UK-based educator Shahneila Saeed’s new book ‘How To Raise a Tech Genius’ details the deeper technology we should learn and teach coming generations, and why we should not be intimidated
Machine architecture, the fetch-execute cycle, binary conversions, error-checking in encryption: how do you teach these heavy topics, typically featured in A-level or intermediate levels of schooling, to an 11 or 12 year-old? How To Raise A Tech Genius: Develop Your Child’s Computing Skills Without Spending Any Money (Hachette India) by Shahneila Saeed breaks this down for parents, students and teachers alike.
There are hundreds of books and films out in the world about how today’s and the future’s netizens should navigate social media. How To Raise A Tech Genius is about responsible rather than safe use. Shahneila, an educator of computing science, says, over a video call, “It is also about being able to prevent negative things from happening as
The story takes place in 2022. In the opening pages, Jim and his wife, Tessa, are flying home to New York from a vacation in Paris. Hours of sitting have made them both tedious. “In the air,” DeLillo writes, “much of what the couple said to each other seemed to be a function of some automated process, remarks generated by the nature of airline travel itself.” Jim rambles; his wife humors him. They are “filling time. Being boring” — re-created here with distressing verisimilitude.
Suddenly, the passengers hear “a massive knocking somewhere below them.” Turbulence shakes the plane hard. Panicked voices blare over the intercom. As the chapter ends, Tessa asks, “Are we afraid?”
The novel picks up in a New York apartment where Diane and Max, a long married couple, are waiting for their friends to arrive from Paris for a Super Bowl party. So far, the only guest
Warren Buffett gave investing advice to Bob Woodward, purchased Microsoft stock after meeting Bill Gates, and struck a $37 billion deal thanks to a chance meeting, he told David Rubenstein in “How to Lead: Wisdom from the World’s Greatest CEOs, Founders, and Game Changers.”
The famed investor and Berkshire Hathaway CEO also touched on railroads, his annual shareholder letters, his retirement plans, and his company’s future in the interview with the co-executive chairman of The Carlyle Group.
Scroll down to read Buffett’s 10 best quotes from the discussion.
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Warren Buffett gave investing advice to investigative journalist
Barbara Ann Kipfer is a lexicographer, archaeologist, and author of more than 80 books and calendars, including “14,000 Things to be Happy About.”
The following is an adapted excerpt from her new book, “5,203 Things to Do Instead of Looking at Your Phone.”
In it, she suggests striking a balance between your online and offline lives with alternative ways to reconnect with the world around you.
Kipfer uses her expertise to help people examine why they’re mindlessly motivated to reach for screens, and how to restore a healthy relationship with activities that fill up your downtime.
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I’m a listmaker. I’ve published 80+ books and calendars — mainly lists. My editor came up with the idea of a list styled book with suggestions on what to do “instead of looking at your phone.” This brilliant focus resonated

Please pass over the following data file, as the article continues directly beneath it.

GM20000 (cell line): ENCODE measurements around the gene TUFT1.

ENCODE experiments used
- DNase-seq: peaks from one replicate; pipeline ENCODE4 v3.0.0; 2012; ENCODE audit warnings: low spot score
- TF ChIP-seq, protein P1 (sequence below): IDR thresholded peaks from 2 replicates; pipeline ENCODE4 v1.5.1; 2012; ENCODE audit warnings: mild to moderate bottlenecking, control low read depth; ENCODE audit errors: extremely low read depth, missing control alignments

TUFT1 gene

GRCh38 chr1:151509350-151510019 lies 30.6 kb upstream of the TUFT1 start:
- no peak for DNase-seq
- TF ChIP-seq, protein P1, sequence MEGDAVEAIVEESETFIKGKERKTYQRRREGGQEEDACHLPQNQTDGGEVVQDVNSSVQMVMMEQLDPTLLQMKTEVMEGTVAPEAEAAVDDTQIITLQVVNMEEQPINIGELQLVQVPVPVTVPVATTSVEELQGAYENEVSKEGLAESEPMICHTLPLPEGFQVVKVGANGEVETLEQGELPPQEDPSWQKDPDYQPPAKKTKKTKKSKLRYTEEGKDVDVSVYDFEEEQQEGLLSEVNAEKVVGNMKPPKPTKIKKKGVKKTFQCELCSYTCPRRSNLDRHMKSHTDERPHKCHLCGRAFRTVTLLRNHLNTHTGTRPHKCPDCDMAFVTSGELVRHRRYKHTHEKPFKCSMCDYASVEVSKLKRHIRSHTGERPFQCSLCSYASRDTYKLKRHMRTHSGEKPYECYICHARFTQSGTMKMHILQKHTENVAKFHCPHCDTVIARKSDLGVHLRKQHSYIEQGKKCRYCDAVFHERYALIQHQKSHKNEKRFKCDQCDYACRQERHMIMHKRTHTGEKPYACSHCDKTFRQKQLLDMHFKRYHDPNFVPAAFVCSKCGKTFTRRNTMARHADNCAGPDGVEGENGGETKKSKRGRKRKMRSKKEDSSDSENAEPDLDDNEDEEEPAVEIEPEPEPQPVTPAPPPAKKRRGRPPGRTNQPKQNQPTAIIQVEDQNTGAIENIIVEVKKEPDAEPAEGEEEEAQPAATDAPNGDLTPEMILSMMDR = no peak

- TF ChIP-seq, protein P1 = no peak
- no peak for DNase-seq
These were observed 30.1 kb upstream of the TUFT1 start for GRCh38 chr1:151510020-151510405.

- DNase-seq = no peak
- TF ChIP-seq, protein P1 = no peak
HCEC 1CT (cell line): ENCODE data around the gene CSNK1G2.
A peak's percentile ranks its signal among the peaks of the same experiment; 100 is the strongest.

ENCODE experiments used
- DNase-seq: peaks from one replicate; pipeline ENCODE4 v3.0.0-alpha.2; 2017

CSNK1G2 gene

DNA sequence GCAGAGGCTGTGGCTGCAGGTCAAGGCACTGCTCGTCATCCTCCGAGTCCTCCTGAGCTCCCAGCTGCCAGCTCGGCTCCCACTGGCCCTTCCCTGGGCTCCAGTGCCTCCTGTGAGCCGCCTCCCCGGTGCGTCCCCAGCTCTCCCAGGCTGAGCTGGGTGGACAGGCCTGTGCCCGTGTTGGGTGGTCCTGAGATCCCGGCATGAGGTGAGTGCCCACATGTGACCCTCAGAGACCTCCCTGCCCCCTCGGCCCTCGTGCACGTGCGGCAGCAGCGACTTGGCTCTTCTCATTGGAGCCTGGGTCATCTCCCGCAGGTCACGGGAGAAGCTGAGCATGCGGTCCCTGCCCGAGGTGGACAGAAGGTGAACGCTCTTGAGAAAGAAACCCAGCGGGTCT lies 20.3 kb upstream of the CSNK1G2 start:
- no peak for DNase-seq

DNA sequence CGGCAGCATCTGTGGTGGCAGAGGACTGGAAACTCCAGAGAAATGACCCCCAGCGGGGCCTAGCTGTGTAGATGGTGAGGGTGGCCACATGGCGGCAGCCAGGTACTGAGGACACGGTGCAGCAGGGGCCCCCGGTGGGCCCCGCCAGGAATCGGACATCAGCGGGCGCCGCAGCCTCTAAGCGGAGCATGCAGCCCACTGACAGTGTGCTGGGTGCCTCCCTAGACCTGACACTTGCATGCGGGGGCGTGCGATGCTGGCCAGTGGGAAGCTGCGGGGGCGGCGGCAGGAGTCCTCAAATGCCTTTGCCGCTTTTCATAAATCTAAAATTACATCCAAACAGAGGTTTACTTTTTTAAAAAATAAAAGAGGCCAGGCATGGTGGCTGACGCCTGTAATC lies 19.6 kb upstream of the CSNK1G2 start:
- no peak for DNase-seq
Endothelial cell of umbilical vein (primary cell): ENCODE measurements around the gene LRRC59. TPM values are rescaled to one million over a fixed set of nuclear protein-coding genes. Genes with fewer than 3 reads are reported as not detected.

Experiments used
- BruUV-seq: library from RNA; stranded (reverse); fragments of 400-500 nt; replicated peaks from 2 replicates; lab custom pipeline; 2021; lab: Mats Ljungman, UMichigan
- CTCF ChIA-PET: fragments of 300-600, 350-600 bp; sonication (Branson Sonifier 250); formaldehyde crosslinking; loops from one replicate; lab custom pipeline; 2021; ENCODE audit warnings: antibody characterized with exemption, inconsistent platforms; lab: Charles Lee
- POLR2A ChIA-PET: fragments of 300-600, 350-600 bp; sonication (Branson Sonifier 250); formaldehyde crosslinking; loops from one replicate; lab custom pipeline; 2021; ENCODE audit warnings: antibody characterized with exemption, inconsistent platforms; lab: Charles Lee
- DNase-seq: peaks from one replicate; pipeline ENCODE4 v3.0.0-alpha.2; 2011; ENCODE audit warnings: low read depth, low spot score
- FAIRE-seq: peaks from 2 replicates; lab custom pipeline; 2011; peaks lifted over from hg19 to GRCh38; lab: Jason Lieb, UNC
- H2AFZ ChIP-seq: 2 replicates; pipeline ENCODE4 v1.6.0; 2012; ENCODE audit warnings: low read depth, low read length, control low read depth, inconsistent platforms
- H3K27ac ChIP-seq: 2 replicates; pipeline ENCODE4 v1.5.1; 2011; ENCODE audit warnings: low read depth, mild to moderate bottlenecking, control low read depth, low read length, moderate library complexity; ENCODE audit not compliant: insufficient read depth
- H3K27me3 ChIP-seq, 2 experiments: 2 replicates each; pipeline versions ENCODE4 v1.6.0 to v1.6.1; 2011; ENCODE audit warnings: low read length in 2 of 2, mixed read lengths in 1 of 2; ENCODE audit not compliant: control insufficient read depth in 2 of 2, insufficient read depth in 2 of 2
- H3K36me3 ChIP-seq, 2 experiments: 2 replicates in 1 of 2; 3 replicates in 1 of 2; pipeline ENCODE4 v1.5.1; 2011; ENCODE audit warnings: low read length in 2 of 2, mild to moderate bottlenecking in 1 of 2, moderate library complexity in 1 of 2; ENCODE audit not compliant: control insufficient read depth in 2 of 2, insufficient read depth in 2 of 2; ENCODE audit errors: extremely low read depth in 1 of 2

Hillary Ries Shekinah Ma makes her authorial debut with ‘Frequency,’ a cosmic fairytale that doubles as a call to action
NELSON, British Columbia, Sept. 28, 2020 (GLOBE NEWSWIRE) — As the new decade unfolds and brings with it a plethora of unexpected challenges, many people are desperate to make sense out of what is happening and why.
In “Frequency: The Hour of Power Has Come,” author and spiritual visionary Hillary Ries Shekinah Ma provides answers to those on their quest toward enlightenment. A science fiction fantasy set in the year 2030 when all of humanity has been chipped and inserted into the Matrix and remains under constant surveillance, the book serves as a mirror of the current world and offers much-needed context to events that have recently occurred.
“Frequency” follows Sophia Star Water and her band of soul rebels, The Apocalypsos, who use their extraordinary music and spoken word talents
Barbara Tuchman’s seminal book, The Guns of August, describes the old-world precepts that dictated the thinking for the start of the First World War and much of the first three years of one of the worst conflicts the planet. It might be some hundred plus years ago, and the worst pandemic followed it since the plague of 1665.
The war over the future of work should not be compared to these two awful events. Still, thinking about what the future of work looks like is equally dependent on old-world precepts around the idea of working in the office versus working remotely.
Science, even science about the heavens, is done by people, astronomer Sara Seager reminds us throughout her new memoir, “The Smallest Lights in the Universe” (Crown, 2020).
For Seager, a renowned astronomer and planetary scientist at the Massachusetts Institute of Technology, doing science means searching for another Earth around a distant star. But being human means enduring a difficult childhood, exploring northern Canada, raising two sons, losing her husband to cancer, then falling in love anew. Her grace joining the personal and the scientific begins with the book itself, as you’ll read in the prologue below.